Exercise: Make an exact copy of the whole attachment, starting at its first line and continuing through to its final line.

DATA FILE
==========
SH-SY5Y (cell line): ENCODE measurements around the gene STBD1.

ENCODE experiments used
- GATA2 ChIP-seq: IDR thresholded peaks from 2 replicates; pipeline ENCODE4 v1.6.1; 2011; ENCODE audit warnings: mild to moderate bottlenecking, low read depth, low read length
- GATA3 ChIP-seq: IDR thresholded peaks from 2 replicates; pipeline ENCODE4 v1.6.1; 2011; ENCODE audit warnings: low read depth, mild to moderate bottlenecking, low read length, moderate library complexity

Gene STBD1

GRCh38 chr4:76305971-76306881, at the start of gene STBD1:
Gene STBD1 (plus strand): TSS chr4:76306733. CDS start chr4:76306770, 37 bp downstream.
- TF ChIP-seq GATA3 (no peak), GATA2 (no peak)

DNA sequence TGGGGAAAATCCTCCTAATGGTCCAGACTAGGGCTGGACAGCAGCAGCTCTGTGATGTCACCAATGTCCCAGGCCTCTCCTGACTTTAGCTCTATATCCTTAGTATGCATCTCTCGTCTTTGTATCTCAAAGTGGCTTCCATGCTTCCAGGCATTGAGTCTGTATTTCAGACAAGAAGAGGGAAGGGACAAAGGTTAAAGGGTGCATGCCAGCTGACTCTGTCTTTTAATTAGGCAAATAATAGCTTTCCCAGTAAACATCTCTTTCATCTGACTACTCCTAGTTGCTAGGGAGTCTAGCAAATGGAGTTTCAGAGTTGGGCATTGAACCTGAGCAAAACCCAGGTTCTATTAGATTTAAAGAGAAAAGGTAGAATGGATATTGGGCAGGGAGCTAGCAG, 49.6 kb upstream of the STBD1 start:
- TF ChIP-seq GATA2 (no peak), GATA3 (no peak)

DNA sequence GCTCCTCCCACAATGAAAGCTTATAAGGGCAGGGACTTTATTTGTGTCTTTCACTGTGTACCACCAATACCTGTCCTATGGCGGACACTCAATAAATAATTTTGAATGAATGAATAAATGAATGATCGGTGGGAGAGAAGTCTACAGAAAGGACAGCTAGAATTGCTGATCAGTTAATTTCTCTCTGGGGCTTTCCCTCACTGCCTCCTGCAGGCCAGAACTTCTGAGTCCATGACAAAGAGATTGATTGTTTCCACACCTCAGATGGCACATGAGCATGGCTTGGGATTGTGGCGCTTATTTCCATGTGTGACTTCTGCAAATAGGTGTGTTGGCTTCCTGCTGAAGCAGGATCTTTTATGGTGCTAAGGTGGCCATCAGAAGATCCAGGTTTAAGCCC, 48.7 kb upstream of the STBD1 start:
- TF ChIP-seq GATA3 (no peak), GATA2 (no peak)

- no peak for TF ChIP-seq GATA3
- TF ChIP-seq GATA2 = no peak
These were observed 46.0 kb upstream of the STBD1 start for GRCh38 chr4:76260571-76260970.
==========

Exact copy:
SH-SY5Y (cell line): ENCODE measurements around the gene STBD1.

ENCODE experiments used
- GATA2 ChIP-seq: IDR thresholded peaks from 2 replicates; pipeline ENCODE4 v1.6.1; 2011; ENCODE audit warnings: mild to moderate bottlenecking, low read depth, low read length
- GATA3 ChIP-seq: IDR thresholded peaks from 2 replicates; pipeline ENCODE4 v1.6.1; 2011; ENCODE audit warnings: low read depth, mild to moderate bottlenecking, low read length, moderate library complexity

Gene STBD1

GRCh38 chr4:76305971-76306881, at the start of gene STBD1:
Gene STBD1 (plus strand): TSS chr4:76306733. CDS start chr4:76306770, 37 bp downstream.
- TF ChIP-seq GATA3 (no peak), GATA2 (no peak)

DNA sequence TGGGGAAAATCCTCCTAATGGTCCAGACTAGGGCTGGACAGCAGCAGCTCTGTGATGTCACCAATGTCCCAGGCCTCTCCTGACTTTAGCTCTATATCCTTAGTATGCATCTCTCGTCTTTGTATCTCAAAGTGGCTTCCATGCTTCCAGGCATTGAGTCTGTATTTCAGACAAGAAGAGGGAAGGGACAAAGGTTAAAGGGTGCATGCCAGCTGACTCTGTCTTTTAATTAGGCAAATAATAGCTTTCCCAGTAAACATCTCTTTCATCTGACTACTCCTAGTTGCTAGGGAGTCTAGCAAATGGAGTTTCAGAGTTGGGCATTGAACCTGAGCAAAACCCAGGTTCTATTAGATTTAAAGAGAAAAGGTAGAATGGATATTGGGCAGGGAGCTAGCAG, 49.6 kb upstream of the STBD1 start:
- TF ChIP-seq GATA2 (no peak), GATA3 (no peak)

DNA sequence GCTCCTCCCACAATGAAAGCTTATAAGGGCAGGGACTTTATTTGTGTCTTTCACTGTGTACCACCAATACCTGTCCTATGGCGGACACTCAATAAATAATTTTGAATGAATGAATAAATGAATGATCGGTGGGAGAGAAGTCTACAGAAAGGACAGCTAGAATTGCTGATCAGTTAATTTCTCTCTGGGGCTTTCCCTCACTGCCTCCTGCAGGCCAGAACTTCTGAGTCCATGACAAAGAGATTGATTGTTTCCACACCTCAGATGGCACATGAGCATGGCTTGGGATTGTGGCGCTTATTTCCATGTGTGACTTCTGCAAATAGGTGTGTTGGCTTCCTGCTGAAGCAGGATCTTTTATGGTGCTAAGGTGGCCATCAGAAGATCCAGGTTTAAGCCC, 48.7 kb upstream of the STBD1 start:
- TF ChIP-seq GATA3 (no peak), GATA2 (no peak)

- no peak for TF ChIP-seq GATA3
- TF ChIP-seq GATA2 = no peak
These were observed 46.0 kb upstream of the STBD1 start for GRCh38 chr4:76260571-76260970.